M-Dot: Ego and the Enemy is exactly what it sounds like. Ego is the enemy. Self-pride, over confidence, insecurity, there is no competition, it’s just you versus you. At the end of the day you’re really born alone and die alone in so many ways. The other people that you think are competition, that’s fabricated. I’ve used that my whole life. I’ve created chips on my shoulder. I’m from Boston where we have a lot of really good emcees, a lot of really good producers, and deejays. It’s a crabs in a barrel type environment because we’re not New York. New York is the home of Hip-Hop and we’re like right there – three and a half hours away. It’s dope, we do our thing, but we never really had a humongous industry artist. Edo.G sold a lot of units in the early 90s. Guru of Gang Starr, people thought he was from New York because he moved to Brooklyn. We haven’t had too much mainstream success.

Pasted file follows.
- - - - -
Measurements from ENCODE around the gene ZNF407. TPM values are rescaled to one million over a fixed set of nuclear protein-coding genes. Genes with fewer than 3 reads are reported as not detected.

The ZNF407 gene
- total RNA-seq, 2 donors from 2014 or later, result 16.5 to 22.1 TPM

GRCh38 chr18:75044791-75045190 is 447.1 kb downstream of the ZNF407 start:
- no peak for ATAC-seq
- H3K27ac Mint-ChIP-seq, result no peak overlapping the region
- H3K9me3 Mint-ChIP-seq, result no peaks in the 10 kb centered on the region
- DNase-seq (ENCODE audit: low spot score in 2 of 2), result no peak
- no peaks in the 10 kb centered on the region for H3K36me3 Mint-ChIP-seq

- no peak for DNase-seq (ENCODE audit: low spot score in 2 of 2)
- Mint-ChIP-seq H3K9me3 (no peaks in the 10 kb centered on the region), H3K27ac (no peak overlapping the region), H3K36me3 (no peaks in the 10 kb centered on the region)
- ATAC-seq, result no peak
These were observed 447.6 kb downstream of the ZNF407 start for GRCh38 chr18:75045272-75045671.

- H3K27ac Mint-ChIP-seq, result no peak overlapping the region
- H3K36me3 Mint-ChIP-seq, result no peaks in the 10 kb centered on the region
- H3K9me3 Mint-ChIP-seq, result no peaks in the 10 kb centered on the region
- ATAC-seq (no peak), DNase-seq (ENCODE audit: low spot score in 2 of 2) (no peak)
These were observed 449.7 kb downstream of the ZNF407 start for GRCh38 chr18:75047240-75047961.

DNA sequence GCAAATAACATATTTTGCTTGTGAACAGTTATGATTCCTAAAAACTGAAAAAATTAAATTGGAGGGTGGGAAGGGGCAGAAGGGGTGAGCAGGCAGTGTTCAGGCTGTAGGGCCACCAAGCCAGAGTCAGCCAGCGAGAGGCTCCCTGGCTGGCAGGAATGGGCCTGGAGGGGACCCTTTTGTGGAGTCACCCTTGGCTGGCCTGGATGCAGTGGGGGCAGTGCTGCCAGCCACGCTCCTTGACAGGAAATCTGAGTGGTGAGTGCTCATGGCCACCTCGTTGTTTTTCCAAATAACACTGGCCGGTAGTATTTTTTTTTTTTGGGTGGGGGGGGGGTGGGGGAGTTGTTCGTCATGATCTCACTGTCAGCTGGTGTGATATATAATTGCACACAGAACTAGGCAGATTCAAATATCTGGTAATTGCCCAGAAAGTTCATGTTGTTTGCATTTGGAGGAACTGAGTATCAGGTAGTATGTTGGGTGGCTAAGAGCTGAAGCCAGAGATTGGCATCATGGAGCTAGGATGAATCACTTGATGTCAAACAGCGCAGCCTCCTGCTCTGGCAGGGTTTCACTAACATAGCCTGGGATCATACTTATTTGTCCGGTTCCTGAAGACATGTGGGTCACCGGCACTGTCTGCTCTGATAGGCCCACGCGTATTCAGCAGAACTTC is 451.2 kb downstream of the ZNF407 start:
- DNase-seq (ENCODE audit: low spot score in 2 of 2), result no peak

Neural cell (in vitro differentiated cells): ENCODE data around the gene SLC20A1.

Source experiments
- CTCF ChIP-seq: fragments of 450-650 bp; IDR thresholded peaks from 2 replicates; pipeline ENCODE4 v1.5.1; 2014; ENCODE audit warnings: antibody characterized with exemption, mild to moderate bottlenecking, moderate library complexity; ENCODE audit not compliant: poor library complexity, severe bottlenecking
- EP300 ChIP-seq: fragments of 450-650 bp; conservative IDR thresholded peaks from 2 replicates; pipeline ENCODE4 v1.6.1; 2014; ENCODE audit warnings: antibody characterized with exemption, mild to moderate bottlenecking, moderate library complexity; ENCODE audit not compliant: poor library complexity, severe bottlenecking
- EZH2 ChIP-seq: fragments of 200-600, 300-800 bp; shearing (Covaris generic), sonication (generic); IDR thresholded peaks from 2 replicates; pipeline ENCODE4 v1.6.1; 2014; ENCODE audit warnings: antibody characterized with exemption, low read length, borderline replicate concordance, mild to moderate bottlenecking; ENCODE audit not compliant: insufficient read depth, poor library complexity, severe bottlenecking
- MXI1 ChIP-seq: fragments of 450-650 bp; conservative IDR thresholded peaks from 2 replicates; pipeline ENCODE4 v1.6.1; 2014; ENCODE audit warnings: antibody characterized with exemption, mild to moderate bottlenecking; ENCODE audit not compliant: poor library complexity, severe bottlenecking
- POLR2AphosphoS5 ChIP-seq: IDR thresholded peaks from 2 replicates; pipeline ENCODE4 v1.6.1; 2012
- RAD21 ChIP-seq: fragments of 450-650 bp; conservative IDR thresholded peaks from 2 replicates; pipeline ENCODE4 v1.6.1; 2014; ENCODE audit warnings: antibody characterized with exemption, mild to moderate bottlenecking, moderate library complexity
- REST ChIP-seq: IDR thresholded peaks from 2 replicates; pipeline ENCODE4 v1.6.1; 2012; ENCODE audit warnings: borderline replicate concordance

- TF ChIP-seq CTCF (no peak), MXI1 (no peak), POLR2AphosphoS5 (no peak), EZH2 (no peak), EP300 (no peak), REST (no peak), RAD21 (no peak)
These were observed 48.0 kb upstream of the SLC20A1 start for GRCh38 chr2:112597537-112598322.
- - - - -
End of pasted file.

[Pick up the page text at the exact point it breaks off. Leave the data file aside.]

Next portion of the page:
That’s not necessarily my lane, but that’s where a lot of the chip comes from with me always feeling overlooked and left out. I kind of like it because it’s something I fed off of and built off of. I kept it low-key to myself and used it as fuel. I almost encouraged it in some ways – staying cool with everybody but at the same time feeling left out. “Why am I not on that album? Why am I not on that show?” Ego and the Enemy, man. Also, “M.D.O.T” is inside of that title. Each letter once, which is really creepy, too. Ego is part one and Enemy, which is already recorded is part 2. It’s coming out later this year. The first is pretty heavy with the lineup and the second one is just as good. Method Man is on it again, Large Professor is on it again, and Marco Polo is on it again. We want longevity and success. We’re gonna hit ‘em with the left, the right, and the uppercut – stay down [laughs].